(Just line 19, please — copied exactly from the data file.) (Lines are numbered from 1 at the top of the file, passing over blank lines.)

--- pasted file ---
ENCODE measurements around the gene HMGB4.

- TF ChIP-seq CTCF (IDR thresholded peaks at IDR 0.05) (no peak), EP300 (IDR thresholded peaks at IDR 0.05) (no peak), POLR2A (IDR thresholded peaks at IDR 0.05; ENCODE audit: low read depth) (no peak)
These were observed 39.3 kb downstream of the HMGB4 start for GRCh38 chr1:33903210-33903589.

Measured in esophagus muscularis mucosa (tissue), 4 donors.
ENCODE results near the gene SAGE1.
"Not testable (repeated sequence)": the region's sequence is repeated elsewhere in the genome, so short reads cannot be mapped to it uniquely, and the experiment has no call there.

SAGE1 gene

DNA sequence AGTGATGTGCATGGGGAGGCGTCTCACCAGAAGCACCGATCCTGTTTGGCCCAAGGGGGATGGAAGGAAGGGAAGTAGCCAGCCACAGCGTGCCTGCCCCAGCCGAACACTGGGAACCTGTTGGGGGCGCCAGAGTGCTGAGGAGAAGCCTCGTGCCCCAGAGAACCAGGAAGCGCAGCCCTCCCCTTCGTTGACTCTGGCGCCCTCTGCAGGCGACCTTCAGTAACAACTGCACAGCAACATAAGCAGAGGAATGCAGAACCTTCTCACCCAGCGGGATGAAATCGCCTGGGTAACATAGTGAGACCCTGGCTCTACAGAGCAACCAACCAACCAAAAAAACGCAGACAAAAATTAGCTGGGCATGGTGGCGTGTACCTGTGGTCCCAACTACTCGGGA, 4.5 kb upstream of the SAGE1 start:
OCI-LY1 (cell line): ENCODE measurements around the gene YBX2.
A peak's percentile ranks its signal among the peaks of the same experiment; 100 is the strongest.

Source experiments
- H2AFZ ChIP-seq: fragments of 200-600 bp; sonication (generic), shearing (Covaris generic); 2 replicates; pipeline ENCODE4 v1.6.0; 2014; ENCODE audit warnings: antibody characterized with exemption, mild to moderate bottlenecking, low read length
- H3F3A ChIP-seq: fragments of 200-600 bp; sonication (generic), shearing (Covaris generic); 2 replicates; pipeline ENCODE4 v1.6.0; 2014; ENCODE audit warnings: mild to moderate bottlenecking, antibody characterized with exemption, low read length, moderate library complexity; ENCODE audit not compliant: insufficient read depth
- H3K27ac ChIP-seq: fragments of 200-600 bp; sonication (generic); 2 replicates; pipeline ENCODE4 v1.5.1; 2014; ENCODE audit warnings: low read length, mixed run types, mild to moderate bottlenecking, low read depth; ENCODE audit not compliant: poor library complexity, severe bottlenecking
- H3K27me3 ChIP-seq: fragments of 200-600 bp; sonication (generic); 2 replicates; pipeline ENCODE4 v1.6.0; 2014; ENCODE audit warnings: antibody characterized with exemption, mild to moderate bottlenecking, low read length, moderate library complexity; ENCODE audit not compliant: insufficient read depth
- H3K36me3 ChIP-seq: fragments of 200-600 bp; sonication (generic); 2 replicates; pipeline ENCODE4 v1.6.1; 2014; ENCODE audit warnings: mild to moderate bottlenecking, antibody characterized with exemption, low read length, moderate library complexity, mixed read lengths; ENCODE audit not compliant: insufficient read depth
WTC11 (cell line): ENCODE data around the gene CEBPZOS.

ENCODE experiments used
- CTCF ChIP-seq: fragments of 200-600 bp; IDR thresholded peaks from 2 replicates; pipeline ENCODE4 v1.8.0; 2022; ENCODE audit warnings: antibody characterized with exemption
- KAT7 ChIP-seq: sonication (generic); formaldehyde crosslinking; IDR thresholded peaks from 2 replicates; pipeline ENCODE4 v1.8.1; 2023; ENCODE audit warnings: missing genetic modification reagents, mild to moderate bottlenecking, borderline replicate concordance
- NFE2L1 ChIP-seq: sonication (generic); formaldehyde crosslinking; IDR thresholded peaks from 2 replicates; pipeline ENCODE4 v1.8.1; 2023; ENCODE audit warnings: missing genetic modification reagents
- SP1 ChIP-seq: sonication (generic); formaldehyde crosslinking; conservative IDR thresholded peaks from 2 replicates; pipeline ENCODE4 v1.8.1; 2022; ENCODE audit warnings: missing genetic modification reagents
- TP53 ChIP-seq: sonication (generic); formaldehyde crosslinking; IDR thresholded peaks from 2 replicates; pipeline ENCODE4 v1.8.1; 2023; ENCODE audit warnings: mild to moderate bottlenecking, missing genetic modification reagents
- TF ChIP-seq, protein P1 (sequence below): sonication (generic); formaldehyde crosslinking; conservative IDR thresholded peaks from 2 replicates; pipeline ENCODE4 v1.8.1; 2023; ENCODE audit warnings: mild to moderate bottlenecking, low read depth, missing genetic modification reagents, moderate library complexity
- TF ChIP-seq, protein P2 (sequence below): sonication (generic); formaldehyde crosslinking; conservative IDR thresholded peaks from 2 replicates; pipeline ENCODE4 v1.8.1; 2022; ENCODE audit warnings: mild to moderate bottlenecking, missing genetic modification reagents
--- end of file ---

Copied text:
- CTCF ChIP-seq: fragments of 200-600 bp; IDR thresholded peaks from 2 replicates; pipeline ENCODE4 v1.8.0; 2022; ENCODE audit warnings: antibody characterized with exemption